Monday, October 8, 2007

Passion in a Dangerous Time

Many of my Hong Kong friends asked me if I had seen Ang Lee's latest movie, Lust, Caution (Se, Jie).

It is currently playing in the city, but won't be released in China until later this month.

And knowing the Chinese censors will be all over the R-rated movie, I made an effort to see the film which recently won the Golden Lion award at the Venice Film Festival.

Set during the Japanese occupation of China during the 1940s, a group of naive college drama students plot to assassinate a Japanese collaborator, played by Tong Leung Chiu-wai. The students, led by Mando-pop singer Wang Leehom put their ingenue, newcomer Tang Wei up to the task of seducing the cautious Mr Yee.

Their relationship is a game of cat and mouse, each daring and luring the other into a more vulnerable state. Some critics complained about the excessive and explicit sex scenes. While I agree the scenes were extensive, in a way they were necessary to describe the progression of their relationship as well as how intense and complex their physical and emotional liaison was.

I loved the fluid mix of Mandarin, Shanghainese, Cantonese and English in the movie, demonstrating how cosmopolitan the well-to-do were during that time.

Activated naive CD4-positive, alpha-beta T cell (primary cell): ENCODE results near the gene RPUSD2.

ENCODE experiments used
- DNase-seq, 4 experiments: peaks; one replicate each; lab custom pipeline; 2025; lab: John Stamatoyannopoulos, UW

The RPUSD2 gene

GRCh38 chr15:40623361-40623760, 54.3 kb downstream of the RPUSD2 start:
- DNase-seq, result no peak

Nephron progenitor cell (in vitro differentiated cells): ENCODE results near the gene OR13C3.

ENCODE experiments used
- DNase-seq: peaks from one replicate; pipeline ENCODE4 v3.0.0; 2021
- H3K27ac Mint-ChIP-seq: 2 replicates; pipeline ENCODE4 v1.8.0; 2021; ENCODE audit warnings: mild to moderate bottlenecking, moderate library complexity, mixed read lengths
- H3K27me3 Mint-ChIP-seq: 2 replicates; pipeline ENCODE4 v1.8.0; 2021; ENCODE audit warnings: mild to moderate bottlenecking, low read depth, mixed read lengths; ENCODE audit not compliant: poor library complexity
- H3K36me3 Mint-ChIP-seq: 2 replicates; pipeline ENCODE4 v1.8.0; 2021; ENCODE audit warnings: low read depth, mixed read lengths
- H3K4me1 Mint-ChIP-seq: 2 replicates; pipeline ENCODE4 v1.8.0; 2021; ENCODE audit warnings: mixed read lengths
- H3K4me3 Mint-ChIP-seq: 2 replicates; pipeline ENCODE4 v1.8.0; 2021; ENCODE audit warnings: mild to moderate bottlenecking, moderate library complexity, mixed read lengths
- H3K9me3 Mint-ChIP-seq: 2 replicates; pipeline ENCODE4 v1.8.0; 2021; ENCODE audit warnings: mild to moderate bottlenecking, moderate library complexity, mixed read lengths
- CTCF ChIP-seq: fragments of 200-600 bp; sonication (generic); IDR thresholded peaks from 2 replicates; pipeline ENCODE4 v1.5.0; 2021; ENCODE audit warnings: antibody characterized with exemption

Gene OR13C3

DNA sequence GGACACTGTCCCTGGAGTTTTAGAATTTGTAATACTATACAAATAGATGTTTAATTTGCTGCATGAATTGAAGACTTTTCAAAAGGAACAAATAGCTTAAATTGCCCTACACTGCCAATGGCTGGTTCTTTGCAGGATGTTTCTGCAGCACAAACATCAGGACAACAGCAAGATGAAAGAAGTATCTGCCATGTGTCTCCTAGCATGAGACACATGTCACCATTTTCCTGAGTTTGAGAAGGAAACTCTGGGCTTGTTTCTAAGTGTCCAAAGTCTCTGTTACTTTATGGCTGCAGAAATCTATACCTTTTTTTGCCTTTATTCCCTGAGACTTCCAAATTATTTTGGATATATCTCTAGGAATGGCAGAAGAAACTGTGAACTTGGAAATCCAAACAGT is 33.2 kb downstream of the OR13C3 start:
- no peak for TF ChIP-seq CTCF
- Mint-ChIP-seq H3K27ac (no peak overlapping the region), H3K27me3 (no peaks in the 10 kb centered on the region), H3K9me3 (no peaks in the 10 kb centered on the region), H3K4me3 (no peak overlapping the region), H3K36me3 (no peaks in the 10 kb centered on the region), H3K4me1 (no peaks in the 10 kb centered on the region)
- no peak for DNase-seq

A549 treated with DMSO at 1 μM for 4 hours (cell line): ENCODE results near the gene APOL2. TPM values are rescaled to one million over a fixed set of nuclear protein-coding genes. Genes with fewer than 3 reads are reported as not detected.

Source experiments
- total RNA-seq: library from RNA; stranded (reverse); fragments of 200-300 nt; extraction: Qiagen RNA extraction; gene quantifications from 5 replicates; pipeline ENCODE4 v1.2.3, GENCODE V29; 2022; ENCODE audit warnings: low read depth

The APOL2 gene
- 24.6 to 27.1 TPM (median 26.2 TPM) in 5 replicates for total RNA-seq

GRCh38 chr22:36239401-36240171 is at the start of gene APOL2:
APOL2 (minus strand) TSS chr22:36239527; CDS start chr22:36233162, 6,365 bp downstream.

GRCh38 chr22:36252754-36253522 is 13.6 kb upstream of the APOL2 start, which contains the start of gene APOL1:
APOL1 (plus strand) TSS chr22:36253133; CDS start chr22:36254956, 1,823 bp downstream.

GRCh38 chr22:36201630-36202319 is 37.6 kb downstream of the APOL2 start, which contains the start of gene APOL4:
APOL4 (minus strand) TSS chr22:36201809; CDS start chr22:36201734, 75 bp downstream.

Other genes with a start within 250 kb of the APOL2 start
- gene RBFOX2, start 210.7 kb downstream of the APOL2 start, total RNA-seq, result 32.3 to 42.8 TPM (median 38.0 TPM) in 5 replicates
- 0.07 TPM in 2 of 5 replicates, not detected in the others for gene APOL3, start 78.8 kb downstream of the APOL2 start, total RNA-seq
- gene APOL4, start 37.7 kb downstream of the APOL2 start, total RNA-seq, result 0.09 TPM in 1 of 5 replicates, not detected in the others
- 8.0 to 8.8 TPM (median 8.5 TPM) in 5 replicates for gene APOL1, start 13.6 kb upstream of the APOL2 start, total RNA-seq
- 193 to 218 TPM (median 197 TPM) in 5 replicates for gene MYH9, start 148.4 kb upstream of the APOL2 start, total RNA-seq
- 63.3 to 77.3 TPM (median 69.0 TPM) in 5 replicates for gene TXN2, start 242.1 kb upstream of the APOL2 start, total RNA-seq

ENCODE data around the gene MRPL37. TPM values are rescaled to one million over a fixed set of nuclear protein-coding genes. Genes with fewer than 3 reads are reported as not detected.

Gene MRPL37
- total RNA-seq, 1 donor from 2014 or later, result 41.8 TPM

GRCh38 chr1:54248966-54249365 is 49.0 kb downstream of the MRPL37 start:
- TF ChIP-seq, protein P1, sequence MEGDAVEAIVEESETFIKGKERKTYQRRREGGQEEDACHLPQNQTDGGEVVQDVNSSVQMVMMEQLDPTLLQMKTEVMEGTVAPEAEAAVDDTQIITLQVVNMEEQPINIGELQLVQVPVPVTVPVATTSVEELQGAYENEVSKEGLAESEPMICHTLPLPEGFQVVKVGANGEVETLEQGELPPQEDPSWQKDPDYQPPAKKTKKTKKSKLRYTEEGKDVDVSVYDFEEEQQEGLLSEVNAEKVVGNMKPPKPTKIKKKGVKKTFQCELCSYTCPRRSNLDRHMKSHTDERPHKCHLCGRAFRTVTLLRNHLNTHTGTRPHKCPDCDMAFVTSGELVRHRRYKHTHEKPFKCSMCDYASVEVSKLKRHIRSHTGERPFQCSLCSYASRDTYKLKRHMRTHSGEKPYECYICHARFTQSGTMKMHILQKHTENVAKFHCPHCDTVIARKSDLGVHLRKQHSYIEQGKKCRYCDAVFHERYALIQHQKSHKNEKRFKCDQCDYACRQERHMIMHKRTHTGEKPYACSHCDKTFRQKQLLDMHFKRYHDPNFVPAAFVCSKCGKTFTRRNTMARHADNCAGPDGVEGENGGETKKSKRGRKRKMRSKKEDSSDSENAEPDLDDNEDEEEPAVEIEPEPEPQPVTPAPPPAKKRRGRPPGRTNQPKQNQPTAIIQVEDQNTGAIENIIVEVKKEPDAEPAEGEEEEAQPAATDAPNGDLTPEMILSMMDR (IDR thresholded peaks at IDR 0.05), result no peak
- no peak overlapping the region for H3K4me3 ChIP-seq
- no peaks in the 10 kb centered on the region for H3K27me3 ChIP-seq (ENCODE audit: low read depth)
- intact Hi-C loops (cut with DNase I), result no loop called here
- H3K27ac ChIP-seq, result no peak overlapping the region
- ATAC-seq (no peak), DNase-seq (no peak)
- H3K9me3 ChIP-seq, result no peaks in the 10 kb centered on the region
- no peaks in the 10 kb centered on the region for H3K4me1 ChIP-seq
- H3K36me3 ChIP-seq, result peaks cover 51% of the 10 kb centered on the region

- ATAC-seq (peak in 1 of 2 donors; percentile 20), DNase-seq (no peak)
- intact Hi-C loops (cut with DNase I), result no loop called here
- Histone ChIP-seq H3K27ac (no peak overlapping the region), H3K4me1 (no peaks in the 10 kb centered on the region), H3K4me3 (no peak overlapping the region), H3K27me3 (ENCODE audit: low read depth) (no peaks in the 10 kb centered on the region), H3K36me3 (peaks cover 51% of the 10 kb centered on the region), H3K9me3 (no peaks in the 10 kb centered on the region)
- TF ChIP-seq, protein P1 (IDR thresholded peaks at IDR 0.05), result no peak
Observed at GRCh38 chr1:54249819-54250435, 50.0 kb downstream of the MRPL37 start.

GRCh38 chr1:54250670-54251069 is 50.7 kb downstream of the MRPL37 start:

While a friend of mine complains casting Wang in the movie was wrong because of his Chinese-American face, I still think he was convincing as an idealistic person who is full of determination. Joan Chen was fantastic as the Shanghainese tai tai who is stuck in a life of mahjong and gossip. And Leung's eyes were soulful like a faithful dog. He also looked fit and trim for his bare all scenes.

Best of all is Tang, who makes a dramatic transformation from a plain school girl to playing a sophisticated woman. She has the classic Chinese face found in those advertising posters of that time which is probably why Lee picked her for the role. But also her acting was amazing, evoking a range of emotions from indifference to wild passion.

For me, Lust, Caution is not as good as Brokeback Mountain, but it's definitely up there as a film that makes you think about the roles people play and who is really deceiving whom.


IheartNY said...
This comment has been removed by the author.
IheartNY said...

...deleted comment is posted again here - corrected for typo...

I am glad to be able to read your review because after reading all these North American, middle-aged white male film critics say it was boring and slow had me wondering if I show see the movie.

ks said...

the local vancouver film critics give the film 2 1/2 star. i heard a commentary from tao kit (hong kong radio commentator) mentioning the fact that lao wei has little understanding of fine and intimate detials of the film thus affecting their judgment. he pointed out the way mahjong is played by tony leung and meticulous details in the set that takes some chinese knowlege to appreciate. i have not seen it yet and will reserve my opinion.